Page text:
Inlet seats in the head
I checked on the steel cylinder head at Paul Gilbert's workshop, and found that he had been able to grind out the cracks between the valve seats, and had already inserted the hardened inlet valve seats.  He is just waiting on the exhaust valves from England so he can complete it.    And then we heard from the UK that the new alloy heads that are so much more reliable than the old steel ones were going to be available earlier than expected - So now we have one of those on order and will use that one for the car, and will sell the refurbished steel head to someone who needs a concours item !

Andrew removed the fuel suction pipe in the main tank that was previously mounted on the top of the
Original fuel suction pipe removed
tank, and has relocated it to the side of the tank, albeit with the pick up point in exactly the same place in the tank.  We also had AH Spares in UK, who supplied our main alloy tank, send us details of the baffling used in the tank so we knew exactly how it was laid out.  Now Andrew was able to fit the clips and cradles to mount the aux tank about the main tank, and fit the hose connections to connect the two tanks together, as well as the line to the fuel pump so that can be mounted on the boot wall.

Starting to wind springs up
Once the revised cotter pins for the front suspension were received from the UK and fitted, the rest of the front hubs could be put together and the strong 500 lb springs mounted.  Normally these springs can be compressed by putting a jack underneath, but with no engine or other weight in the car, this wouldn't work because the whole front of the car
Spring plate bolted up
would just lift up !   And anyway, we (1 ?) needed to practice installing the front springs using a method we could use in the desert, so I bought two long 4 1/2" bolts with washers.  You then install these long bolts on opposing corners of the spring plate, and slowly wind them up, compressing the spring as you go.  Once the plate is firmly pulled up, you can then install 2 of the correct bolts in the other two vacant holes, before removing the long bolts and replacing them with the correct units.  Not too difficult - Except I found out that I had to loosen off all the other suspension bolts that I had previously tightened in order to get the spring pan bolt holes to line up !!  And on the other front hub, I also had to go
Ground down 7/8" spanner
Difficult king pin nut
back and remove the entire shock absorber assembly because there was dirt in the bolt holes and they had to be reamed out before the bolts could be fully tightened !  And finally, once the springs we all fitted in place, I then realise that I could not fit a spanner in to tighten up the 7/8" nut on
the top of the king pin, so would have to remove the ENTIRE assembly AGAIN on both sides, in order to do this.   I slept on this, and woke up with the decision that I would buy a 7/8" spanner (which we would need anyway), and grind it down to see if I could get the slimmer spanner in the narrow gap to tighten up the bolt.  Success - And a lot of time saved !!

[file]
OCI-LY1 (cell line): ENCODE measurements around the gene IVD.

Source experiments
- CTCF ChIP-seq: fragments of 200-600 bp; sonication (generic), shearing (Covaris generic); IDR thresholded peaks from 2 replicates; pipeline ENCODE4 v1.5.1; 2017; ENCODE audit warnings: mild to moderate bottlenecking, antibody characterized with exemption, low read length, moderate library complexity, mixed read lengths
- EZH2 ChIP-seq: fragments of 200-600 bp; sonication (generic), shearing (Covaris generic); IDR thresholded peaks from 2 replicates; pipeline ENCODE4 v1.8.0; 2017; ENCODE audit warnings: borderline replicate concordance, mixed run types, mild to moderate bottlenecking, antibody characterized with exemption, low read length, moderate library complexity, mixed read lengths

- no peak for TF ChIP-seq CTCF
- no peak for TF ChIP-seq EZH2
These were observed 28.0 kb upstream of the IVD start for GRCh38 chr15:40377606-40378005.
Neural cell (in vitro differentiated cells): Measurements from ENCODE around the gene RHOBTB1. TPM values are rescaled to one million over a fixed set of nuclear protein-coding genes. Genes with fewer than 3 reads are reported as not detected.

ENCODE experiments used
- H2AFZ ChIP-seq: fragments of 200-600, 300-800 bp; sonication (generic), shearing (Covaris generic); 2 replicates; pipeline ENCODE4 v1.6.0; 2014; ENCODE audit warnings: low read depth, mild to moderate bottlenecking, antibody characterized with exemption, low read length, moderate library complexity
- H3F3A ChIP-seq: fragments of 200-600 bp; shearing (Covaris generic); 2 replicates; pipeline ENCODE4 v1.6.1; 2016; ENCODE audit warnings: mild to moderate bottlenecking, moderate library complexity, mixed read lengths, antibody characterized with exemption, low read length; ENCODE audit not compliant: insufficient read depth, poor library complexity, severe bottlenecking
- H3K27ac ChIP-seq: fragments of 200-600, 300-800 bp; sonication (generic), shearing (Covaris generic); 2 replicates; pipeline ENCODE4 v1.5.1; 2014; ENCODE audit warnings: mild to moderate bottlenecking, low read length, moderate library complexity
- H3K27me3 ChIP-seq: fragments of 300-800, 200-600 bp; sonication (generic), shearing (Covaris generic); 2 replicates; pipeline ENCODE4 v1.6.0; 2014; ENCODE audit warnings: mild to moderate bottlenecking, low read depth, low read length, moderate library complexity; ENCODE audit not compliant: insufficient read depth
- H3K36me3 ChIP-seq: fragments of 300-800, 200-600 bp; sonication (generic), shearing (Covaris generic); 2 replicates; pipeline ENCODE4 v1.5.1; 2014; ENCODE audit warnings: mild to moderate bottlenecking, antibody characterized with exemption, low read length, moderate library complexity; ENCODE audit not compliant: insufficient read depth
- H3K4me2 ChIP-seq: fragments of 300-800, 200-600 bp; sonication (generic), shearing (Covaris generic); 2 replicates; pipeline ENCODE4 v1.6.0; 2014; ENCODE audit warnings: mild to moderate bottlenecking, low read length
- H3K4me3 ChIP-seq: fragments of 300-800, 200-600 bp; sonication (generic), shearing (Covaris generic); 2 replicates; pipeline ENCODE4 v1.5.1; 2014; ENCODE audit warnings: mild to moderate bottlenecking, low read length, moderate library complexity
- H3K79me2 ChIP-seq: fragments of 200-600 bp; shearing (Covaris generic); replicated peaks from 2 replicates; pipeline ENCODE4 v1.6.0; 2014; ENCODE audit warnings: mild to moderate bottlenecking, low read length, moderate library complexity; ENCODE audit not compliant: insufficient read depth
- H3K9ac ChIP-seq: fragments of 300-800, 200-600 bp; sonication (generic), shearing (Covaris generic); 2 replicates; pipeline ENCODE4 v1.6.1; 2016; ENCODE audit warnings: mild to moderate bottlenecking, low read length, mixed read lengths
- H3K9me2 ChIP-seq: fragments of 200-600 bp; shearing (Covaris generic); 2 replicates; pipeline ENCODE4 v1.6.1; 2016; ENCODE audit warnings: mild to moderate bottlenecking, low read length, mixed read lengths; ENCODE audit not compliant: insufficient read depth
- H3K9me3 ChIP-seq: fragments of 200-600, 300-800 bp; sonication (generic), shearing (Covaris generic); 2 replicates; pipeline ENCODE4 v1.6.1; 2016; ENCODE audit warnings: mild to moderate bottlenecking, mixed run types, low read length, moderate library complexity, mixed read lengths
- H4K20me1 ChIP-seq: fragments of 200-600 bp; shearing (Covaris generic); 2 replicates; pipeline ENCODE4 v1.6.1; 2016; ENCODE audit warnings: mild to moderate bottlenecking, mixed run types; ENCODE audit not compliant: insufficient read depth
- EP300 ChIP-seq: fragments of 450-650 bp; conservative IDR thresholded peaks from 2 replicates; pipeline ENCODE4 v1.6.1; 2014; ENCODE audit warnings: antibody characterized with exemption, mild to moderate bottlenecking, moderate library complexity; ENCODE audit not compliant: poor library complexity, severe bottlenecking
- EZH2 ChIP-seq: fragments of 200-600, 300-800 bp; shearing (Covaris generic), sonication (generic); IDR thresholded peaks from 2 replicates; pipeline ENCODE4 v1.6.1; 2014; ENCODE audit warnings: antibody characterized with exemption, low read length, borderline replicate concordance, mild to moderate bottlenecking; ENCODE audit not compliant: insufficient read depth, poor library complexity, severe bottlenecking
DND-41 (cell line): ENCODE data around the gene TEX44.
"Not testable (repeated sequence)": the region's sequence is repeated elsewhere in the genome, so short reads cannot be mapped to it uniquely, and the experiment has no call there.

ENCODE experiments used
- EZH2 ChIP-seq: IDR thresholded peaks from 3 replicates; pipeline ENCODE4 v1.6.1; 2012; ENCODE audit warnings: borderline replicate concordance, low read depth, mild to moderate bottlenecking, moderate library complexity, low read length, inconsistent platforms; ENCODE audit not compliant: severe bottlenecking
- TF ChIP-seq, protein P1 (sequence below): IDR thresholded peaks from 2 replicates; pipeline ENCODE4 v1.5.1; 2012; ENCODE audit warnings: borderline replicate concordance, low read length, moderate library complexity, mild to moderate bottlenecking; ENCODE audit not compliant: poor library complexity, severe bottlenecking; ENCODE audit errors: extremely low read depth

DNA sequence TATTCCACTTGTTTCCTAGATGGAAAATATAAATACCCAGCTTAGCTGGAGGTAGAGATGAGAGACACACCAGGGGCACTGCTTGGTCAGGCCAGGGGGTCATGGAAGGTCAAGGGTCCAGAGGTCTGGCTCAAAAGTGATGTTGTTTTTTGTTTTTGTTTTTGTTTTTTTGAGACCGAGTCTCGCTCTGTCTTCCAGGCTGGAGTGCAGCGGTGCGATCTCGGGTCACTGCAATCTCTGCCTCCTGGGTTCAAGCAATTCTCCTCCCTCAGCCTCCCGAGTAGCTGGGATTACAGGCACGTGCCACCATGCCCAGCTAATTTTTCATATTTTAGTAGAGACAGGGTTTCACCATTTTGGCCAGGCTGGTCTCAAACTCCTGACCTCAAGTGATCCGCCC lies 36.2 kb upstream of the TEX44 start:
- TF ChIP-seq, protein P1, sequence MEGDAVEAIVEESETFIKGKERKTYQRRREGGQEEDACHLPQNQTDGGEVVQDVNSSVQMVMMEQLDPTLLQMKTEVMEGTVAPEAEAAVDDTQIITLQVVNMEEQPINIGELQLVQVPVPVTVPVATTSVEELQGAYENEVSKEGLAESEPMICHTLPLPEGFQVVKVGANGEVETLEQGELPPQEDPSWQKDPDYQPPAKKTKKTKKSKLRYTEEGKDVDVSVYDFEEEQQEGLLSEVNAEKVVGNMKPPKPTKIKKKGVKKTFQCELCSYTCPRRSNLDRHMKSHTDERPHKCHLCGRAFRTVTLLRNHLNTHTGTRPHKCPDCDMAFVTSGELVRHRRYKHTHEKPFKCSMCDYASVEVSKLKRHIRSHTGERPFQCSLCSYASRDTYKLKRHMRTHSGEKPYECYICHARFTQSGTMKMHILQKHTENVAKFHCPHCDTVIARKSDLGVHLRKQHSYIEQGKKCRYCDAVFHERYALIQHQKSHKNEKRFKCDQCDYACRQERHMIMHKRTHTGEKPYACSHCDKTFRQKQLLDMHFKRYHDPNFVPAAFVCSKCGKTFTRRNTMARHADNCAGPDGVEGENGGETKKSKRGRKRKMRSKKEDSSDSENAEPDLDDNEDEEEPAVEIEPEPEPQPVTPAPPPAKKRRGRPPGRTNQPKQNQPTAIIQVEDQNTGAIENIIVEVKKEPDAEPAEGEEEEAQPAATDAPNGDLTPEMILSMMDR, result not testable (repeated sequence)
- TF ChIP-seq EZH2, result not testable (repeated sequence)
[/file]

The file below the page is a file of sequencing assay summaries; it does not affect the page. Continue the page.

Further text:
Rear damper extension
Then I ran into Lotus Club Queensland stalwart Mal Kelson, who a few
Damper mounted in car
weeks ago had offered to try to put our ideas of increasing the volume of our dampers, and increasing the cooling by adding fins, into a workable item.  Mal handed me his prototype - And it is brilliant.  Increases the volume by about 35 cc, and the fins should aid the cooling, and the two combined will hopefully ensure that the dampers survive better on the bumpy roads in the desert.  When offering the new piece up to one of our dampers, it fitted absolutely perfectly, and the next day I did a trial fitting onto the car - All good.  I am really excited about this small improvement, as I don't believe anyone has ever tried to do this before.  Now we just need to find out if it works !!

Pet hate - Wrong part !!

While working on the damper, I got out a new gasket that we had received with our dampers from the  USA, and found they had sent the wrong size !!   Will have to send them back and get some correct ones as spares.

Engine block ready for building
Engine block is back from being line bored, and now the sump will be modified to reduce its depth (to increase clearance under the car when normally the sump hangs down an inch below the chassis), but the resulting lost volume will be regained by removing the huge "step" cut out in the front of the sump.  We may even increase the oil volume !!  This step was originally there to avoid a big chassis cross member in the Austin A90 (the Healey's donor car) and it seems that for the last 65 years no one has tried to improve both the ground clearance and the oil cooling by getting rid of it ! 

Getting ready to trial fit the wiring loom so it runs inside the car instead of in the engine bay, and measuring up the heat protection panels which will hopefully shield my feet and rear end from the exhaust heat !!

But more of that in the next post..........

Rest of the pics are here :-  https://photos.app.goo.gl/NPWdkzLFZHzFyNTw1


  1. Hello old friend.The posts are great and so are the photos.Great detail so you can really see how much extra work is going into this.Its like reinventing the wheel.--John

    1. Hey John, Great to hear from you. Yes, lots of work and thought going in to this whole project !
      Thanks for your support.


Ashton & Giles welcome any visitors, support, and comments as we prepare for our Adventure !